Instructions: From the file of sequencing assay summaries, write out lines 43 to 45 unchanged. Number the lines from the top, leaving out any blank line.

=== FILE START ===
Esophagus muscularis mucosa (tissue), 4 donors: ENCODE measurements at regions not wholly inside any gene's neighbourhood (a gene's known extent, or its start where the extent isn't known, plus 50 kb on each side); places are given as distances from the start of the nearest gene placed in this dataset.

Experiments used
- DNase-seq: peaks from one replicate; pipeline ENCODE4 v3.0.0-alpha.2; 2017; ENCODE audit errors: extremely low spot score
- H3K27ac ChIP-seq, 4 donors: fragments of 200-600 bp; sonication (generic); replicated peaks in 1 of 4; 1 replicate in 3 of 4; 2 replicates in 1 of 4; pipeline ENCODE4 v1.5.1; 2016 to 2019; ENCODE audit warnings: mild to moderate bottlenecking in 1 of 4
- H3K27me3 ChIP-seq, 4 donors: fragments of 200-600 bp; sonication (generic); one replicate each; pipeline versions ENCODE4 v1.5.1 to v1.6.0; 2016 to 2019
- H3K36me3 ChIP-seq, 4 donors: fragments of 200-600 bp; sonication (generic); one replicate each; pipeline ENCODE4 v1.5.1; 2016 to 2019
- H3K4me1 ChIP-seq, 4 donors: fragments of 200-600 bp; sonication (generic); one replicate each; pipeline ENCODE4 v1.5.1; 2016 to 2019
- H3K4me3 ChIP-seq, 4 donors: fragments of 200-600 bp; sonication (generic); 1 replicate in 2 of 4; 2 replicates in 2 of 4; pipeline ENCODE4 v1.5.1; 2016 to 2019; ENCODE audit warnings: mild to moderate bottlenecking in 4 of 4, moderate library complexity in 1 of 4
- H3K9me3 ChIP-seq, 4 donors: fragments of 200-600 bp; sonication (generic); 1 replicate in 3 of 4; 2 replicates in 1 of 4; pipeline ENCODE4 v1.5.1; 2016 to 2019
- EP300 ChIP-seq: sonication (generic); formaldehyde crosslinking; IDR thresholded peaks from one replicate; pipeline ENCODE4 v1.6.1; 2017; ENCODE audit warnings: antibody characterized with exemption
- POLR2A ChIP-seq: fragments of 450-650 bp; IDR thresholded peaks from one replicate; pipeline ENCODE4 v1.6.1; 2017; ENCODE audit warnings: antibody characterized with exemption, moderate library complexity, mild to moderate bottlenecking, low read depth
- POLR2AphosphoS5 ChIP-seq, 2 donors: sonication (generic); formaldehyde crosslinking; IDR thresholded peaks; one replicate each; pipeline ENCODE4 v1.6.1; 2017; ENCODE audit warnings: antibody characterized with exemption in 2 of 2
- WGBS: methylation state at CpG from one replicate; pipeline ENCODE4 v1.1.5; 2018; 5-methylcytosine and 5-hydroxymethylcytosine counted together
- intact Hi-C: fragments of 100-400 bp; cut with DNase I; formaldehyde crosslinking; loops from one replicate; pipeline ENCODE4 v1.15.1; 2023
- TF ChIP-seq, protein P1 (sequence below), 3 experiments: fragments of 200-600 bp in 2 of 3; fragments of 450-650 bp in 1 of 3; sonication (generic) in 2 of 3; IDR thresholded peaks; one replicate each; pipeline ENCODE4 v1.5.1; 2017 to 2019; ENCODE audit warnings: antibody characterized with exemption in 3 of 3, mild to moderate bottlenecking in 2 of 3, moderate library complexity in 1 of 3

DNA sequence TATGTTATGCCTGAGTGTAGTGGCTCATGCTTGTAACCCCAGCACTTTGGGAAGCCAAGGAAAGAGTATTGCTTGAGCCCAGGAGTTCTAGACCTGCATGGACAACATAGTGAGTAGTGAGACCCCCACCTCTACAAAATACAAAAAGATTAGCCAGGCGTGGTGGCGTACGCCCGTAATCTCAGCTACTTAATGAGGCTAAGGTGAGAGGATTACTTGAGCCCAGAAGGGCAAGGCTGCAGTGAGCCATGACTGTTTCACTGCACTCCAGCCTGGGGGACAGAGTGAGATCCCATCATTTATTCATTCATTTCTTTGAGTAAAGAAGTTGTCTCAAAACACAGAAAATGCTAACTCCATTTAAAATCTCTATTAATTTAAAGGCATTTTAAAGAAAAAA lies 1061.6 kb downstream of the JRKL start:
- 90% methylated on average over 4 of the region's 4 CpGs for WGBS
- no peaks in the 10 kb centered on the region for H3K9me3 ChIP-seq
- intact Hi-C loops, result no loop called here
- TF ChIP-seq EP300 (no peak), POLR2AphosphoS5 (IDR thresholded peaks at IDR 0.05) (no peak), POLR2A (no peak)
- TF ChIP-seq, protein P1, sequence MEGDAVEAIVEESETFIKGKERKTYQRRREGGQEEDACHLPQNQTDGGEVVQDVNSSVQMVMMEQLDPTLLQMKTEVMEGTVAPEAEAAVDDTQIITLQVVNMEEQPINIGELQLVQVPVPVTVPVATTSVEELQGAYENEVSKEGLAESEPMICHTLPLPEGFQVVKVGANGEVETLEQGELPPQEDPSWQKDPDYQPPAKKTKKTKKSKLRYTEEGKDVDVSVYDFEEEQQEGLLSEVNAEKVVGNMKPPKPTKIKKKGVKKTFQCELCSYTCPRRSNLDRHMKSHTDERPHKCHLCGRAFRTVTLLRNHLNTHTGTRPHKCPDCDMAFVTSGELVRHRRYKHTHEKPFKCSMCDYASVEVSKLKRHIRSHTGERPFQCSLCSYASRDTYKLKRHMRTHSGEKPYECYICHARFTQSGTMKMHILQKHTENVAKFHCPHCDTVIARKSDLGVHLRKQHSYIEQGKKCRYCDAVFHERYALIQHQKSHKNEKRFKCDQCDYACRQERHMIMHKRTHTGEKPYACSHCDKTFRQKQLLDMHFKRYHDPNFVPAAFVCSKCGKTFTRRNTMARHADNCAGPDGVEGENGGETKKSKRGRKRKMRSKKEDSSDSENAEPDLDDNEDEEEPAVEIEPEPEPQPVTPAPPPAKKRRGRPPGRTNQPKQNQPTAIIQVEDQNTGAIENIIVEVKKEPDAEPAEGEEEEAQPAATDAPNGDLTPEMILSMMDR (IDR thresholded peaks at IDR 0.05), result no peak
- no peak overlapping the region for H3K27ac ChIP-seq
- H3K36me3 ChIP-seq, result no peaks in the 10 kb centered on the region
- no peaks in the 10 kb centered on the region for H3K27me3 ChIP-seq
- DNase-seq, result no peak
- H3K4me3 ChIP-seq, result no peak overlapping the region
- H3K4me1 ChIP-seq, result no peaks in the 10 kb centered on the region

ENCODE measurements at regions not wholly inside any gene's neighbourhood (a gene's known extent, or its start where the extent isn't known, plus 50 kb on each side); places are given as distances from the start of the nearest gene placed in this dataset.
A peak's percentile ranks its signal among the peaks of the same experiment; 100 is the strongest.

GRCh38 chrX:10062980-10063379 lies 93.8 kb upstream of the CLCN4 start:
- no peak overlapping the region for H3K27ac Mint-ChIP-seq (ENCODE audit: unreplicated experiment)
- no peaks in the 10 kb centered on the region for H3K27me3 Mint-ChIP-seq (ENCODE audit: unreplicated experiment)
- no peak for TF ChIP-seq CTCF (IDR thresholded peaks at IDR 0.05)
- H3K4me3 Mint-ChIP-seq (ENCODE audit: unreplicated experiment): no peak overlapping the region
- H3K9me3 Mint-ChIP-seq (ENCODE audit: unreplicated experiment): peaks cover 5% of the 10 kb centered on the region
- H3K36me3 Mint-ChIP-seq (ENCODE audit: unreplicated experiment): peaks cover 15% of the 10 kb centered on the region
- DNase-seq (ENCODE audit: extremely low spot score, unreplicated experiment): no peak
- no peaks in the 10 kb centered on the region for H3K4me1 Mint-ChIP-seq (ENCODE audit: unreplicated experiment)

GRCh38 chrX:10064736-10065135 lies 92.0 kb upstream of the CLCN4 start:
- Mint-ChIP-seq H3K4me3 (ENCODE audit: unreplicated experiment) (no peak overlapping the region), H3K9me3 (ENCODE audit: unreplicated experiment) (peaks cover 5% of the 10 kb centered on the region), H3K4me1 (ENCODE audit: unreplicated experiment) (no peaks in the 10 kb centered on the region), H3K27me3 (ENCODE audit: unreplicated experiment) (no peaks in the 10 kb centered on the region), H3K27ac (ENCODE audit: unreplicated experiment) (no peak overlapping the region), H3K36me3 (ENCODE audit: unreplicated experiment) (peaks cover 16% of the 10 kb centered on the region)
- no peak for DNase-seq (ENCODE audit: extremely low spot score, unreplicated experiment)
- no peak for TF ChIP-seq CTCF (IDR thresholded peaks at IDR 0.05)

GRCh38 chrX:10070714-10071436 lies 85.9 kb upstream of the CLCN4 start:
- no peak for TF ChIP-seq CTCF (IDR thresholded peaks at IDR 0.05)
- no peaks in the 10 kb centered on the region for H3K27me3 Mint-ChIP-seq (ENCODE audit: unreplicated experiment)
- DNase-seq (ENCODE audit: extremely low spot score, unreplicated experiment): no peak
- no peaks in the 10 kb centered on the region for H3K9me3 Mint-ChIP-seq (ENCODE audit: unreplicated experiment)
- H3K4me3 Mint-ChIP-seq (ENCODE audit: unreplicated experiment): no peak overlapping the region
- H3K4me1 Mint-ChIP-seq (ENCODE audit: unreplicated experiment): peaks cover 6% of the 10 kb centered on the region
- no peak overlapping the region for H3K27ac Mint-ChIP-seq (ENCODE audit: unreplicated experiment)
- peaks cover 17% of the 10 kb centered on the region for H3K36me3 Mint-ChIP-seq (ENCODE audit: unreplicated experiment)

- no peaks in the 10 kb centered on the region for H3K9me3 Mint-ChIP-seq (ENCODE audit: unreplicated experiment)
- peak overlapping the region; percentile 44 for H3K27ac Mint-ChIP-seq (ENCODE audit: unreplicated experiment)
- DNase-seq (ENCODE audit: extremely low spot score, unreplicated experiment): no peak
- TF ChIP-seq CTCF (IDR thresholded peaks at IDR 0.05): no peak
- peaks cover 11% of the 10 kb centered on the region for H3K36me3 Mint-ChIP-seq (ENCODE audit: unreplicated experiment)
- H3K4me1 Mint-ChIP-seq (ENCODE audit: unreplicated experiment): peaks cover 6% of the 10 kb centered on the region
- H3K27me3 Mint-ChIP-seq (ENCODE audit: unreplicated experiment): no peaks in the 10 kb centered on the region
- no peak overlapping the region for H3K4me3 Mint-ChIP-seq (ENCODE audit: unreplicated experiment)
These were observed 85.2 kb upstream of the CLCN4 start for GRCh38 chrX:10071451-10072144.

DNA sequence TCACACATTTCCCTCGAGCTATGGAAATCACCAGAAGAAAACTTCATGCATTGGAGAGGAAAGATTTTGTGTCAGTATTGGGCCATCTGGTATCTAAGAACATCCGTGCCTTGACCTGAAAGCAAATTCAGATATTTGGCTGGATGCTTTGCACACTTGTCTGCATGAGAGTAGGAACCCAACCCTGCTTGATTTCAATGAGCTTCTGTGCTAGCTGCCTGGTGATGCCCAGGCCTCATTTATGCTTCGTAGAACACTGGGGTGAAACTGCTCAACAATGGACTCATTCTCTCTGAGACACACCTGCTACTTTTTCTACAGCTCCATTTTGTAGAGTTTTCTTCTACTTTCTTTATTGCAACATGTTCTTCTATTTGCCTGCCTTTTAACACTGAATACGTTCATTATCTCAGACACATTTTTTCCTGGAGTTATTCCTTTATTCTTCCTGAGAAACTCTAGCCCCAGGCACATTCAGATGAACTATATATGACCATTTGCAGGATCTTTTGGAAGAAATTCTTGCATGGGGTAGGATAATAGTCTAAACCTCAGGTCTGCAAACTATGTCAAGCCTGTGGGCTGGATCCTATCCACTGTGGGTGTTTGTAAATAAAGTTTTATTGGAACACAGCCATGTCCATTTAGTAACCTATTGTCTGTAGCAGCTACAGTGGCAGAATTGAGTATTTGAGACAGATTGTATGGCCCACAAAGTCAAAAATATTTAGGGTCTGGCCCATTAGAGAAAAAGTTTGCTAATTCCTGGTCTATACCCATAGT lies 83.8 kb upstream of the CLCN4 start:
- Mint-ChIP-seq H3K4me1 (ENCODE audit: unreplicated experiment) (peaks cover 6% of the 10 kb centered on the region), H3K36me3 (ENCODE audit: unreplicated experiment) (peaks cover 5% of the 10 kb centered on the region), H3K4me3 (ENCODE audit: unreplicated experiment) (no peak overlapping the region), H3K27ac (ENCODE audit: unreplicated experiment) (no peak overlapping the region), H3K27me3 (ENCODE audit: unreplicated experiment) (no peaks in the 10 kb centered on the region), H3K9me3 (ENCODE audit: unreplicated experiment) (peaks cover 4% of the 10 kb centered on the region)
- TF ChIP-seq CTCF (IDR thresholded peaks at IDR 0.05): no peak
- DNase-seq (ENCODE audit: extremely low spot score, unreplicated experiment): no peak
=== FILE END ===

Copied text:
GRCh38 chrX:10070714-10071436 lies 85.9 kb upstream of the CLCN4 start:
- no peak for TF ChIP-seq CTCF (IDR thresholded peaks at IDR 0.05)
- no peaks in the 10 kb centered on the region for H3K27me3 Mint-ChIP-seq (ENCODE audit: unreplicated experiment)